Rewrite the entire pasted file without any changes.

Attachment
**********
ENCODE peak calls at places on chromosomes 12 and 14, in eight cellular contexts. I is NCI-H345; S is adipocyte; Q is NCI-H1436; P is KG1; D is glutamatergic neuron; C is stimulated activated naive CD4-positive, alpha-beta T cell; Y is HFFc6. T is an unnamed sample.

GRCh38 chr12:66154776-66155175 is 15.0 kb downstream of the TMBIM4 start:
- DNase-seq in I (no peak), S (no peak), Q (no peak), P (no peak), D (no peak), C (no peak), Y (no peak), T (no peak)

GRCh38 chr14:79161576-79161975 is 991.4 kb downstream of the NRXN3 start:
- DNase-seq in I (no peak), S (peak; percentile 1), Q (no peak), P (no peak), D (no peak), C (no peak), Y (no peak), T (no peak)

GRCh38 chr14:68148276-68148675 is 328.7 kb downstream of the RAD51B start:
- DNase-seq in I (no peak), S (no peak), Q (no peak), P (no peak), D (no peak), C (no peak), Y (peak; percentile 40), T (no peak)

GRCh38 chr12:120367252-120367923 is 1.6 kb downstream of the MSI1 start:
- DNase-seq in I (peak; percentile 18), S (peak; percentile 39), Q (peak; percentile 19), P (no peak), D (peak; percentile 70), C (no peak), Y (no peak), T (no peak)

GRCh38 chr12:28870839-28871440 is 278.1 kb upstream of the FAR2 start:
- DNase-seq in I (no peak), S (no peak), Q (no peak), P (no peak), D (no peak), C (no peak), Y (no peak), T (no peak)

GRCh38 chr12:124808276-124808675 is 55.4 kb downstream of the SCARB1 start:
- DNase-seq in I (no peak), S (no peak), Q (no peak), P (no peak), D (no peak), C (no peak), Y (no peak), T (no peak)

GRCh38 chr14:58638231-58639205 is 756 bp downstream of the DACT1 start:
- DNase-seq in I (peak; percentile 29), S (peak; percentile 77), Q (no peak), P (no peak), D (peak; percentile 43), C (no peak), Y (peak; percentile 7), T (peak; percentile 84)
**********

ENCODE peak calls at places on chromosomes 12 and 14, in eight cellular contexts. I is NCI-H345; S is adipocyte; Q is NCI-H1436; P is KG1; D is glutamatergic neuron; C is stimulated activated naive CD4-positive, alpha-beta T cell; Y is HFFc6. T is an unnamed sample.

GRCh38 chr12:66154776-66155175 is 15.0 kb downstream of the TMBIM4 start:
- DNase-seq in I (no peak), S (no peak), Q (no peak), P (no peak), D (no peak), C (no peak), Y (no peak), T (no peak)

GRCh38 chr14:79161576-79161975 is 991.4 kb downstream of the NRXN3 start:
- DNase-seq in I (no peak), S (peak; percentile 1), Q (no peak), P (no peak), D (no peak), C (no peak), Y (no peak), T (no peak)

GRCh38 chr14:68148276-68148675 is 328.7 kb downstream of the RAD51B start:
- DNase-seq in I (no peak), S (no peak), Q (no peak), P (no peak), D (no peak), C (no peak), Y (peak; percentile 40), T (no peak)

GRCh38 chr12:120367252-120367923 is 1.6 kb downstream of the MSI1 start:
- DNase-seq in I (peak; percentile 18), S (peak; percentile 39), Q (peak; percentile 19), P (no peak), D (peak; percentile 70), C (no peak), Y (no peak), T (no peak)

GRCh38 chr12:28870839-28871440 is 278.1 kb upstream of the FAR2 start:
- DNase-seq in I (no peak), S (no peak), Q (no peak), P (no peak), D (no peak), C (no peak), Y (no peak), T (no peak)

GRCh38 chr12:124808276-124808675 is 55.4 kb downstream of the SCARB1 start:
- DNase-seq in I (no peak), S (no peak), Q (no peak), P (no peak), D (no peak), C (no peak), Y (no peak), T (no peak)

GRCh38 chr14:58638231-58639205 is 756 bp downstream of the DACT1 start:
- DNase-seq in I (peak; percentile 29), S (peak; percentile 77), Q (no peak), P (no peak), D (peak; percentile 43), C (no peak), Y (peak; percentile 7), T (peak; percentile 84)